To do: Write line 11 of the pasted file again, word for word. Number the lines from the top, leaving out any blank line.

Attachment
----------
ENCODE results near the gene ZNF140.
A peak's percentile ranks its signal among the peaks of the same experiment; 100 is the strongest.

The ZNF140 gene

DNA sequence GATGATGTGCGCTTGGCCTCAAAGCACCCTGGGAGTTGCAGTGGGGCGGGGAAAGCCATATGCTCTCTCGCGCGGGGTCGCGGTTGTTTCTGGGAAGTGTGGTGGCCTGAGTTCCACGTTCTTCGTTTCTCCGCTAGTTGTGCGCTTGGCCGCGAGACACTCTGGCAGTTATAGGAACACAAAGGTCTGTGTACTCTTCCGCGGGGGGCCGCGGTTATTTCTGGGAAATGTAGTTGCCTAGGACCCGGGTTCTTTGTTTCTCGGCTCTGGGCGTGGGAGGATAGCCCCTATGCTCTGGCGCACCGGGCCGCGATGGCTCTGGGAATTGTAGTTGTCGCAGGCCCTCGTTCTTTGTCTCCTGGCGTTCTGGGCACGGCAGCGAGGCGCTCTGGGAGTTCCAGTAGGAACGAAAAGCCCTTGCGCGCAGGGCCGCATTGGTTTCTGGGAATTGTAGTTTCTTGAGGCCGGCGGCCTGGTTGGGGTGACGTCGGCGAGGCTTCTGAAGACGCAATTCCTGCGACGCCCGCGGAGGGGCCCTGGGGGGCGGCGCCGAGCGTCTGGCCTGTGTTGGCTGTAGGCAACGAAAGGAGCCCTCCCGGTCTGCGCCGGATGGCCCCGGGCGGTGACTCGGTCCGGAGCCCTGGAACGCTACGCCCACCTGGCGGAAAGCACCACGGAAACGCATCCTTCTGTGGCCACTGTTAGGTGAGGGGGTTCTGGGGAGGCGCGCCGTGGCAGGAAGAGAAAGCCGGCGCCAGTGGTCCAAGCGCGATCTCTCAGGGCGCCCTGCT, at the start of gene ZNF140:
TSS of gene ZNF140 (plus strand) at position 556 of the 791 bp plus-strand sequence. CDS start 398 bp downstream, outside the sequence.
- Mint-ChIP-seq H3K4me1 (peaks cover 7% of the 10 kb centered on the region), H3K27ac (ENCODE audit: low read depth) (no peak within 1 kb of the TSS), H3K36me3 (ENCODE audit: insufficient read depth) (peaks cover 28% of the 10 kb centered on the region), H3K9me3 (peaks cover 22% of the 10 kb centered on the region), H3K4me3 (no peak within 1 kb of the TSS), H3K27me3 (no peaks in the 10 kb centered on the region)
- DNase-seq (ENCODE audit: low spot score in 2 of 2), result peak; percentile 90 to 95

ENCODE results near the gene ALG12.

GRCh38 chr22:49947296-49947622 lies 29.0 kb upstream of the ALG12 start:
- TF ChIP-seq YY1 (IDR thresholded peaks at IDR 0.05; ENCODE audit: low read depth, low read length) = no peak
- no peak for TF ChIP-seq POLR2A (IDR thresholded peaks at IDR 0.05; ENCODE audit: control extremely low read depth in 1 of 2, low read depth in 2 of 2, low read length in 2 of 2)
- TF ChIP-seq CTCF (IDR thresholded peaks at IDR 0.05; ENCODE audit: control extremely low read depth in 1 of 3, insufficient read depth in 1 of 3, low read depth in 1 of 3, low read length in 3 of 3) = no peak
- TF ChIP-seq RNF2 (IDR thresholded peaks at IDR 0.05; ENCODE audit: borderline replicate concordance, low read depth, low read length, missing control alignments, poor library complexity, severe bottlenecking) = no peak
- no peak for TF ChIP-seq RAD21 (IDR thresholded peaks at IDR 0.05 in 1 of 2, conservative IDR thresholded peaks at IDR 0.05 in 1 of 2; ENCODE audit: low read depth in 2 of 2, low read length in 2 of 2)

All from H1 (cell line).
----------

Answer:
- no peak for TF ChIP-seq POLR2A (IDR thresholded peaks at IDR 0.05; ENCODE audit: control extremely low read depth in 1 of 2, low read depth in 2 of 2, low read length in 2 of 2)